Q. <Self Love and> Self Preservation, and the Desire of Propagation, are common to all Animals. But the Law of Nature, which teaches other Species to nurse their Young, teaches man to imbue the tender Minds of Children, with Knowledge and Virtue.
Q. The Law of Nature, as an Instinct is perhaps common, but the Institutions which Reason adds to Instinct, are peculiar to man. Now Justice, Temperance, Gratitude, Benevolence, &c. are Institutions of Reason, are found and proved to be human Duties, and beneficial to society, by Reason and Experience.
Jus naturale est quod Natura omnia Animalia docuit, Jus enim istud non est humani Generis proprium, sed omnium Animalium, quae, aut in terra, aut in mari aut in Coelo nascuntur.3
Temperance, Prudence, Justice, and Fortitude.
Jus naturale, is omnium Animalium.
Is the Law of Nature, common to all Animals, from Man the Lord of all, down to the smallest Animalcules, discernible by Glasses?
Are all the Rules of natural Law, which men are obliged to observe, incumbent upon all Birds, Beasts, fishes.
Temperance, Prudence, Justice, and Fortitude, are Duties of the Law of human Nature. But have the Beasts and Birds and Fishes, given any Proofs that they have any Idea of these Virtues? any sense of their obligation to Practise them? Do they not gorma[n]dize, do <they not> what Prudence, do they not rob, each other. Are not many of them timorous, afraid of Trifles and shadows? But their Vices are no Proof that they are not under these Laws, more than human Vices will prove that Men are not.—We do not understand their Language, their signs, nor their sounds enough to know, what Knowledge they have of their own Constitutions, and Connections.4 But is this Question worth a [ . . . ] Discussion?—I have no concern with a society of Birds or Beasts or fishes, or Insects. I shall neither be [concerned?] for nor against the Cattle. The Law of Nature includes the Laws of Reason as much as Self Love and Desire of Propagation and education, includes those Rules of Temperance, Prudence, Justice, and Fortitude which Reason, by the help of Experience, discovers to be productive of the <good> Happiness and Perfection of human [Nature?].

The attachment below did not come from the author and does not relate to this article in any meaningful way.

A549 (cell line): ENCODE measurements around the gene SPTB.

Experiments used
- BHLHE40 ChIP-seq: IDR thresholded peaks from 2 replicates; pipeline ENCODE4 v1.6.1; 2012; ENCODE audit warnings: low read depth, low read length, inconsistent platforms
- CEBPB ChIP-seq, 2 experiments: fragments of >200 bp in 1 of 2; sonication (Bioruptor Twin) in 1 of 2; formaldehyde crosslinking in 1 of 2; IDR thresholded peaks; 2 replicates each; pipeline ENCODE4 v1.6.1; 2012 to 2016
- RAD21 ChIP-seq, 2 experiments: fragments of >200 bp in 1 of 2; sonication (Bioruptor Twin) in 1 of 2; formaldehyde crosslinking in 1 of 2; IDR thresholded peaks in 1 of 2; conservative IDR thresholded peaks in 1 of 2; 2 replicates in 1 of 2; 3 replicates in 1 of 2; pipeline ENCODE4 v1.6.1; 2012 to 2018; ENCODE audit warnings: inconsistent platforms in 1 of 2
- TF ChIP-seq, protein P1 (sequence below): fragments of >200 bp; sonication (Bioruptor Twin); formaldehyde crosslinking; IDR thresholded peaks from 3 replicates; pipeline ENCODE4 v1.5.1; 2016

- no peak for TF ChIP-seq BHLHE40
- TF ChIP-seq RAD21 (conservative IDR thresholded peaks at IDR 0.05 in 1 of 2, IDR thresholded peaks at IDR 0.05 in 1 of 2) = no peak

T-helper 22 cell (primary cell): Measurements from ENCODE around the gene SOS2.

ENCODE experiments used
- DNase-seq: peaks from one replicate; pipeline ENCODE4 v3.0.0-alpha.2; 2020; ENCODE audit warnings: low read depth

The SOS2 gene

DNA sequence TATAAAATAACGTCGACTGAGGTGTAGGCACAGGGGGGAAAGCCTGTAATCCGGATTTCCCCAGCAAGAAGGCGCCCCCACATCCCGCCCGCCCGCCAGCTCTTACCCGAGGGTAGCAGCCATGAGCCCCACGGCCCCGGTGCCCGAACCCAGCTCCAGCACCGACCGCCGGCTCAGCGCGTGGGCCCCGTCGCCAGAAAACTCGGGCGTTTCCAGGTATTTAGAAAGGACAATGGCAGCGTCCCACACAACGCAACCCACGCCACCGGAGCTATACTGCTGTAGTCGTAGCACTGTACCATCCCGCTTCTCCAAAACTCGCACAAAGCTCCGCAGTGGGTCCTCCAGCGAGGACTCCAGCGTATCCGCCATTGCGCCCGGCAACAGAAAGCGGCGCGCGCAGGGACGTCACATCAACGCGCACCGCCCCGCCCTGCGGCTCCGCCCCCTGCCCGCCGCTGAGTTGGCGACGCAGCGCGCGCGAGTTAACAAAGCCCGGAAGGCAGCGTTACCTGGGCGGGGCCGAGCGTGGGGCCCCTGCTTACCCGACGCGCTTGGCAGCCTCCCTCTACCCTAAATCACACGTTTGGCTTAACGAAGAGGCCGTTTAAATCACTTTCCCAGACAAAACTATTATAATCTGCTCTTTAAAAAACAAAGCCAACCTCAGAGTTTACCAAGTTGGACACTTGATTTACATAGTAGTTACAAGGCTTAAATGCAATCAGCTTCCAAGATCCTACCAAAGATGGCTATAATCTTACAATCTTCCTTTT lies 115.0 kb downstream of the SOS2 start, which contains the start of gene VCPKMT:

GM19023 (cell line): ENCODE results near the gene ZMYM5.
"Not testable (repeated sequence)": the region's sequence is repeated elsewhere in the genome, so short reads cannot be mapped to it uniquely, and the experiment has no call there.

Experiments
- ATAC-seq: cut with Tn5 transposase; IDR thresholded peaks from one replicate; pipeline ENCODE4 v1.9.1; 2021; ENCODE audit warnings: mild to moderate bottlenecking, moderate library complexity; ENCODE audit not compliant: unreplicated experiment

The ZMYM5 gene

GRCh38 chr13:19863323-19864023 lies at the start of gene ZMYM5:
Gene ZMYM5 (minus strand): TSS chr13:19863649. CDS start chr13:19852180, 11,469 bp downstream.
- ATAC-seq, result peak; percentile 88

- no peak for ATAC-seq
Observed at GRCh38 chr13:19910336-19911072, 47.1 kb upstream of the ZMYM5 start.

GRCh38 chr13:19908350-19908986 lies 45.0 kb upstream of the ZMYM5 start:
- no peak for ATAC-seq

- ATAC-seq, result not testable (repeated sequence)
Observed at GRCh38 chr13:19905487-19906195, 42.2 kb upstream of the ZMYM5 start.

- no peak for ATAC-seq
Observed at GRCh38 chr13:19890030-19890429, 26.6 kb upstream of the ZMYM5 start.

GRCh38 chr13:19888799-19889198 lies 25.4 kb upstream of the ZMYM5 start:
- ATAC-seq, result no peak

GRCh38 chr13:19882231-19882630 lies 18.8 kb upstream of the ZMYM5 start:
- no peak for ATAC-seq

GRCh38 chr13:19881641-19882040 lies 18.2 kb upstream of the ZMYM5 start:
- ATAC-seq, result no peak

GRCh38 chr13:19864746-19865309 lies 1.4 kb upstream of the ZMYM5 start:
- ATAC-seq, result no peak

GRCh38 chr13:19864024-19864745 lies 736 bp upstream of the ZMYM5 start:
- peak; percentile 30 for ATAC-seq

1. The entry which follows is in JA ’s small and sometimes almost indecipherable hand familiar in his Diary and correspondence from the latter part of 1756 on. Having left three pages blank after his entry of 19 March 1754 (see note on that entry, preceding), he afterward economically filled them up, no { 55 } doubt at about the same time that he wrote the later entries in the Diary Fragment, which are in the same hand and unquestionably belong to the last three months of 1758, or, at the latest, the first week or so of Jan. 1759.
2. MS : “they.”
3. “Natural law is taught by Nature to all living things, for that law appertains not only to the human species but to all living things that are born in the earth, sea, or sky.” Source not identified, but compare the phrasing in Justinian’s Institutes, bk. 2, title 1, § 12, as quoted by JA in his Legal Papers , 2:73.
4. Possibly “Conventions.”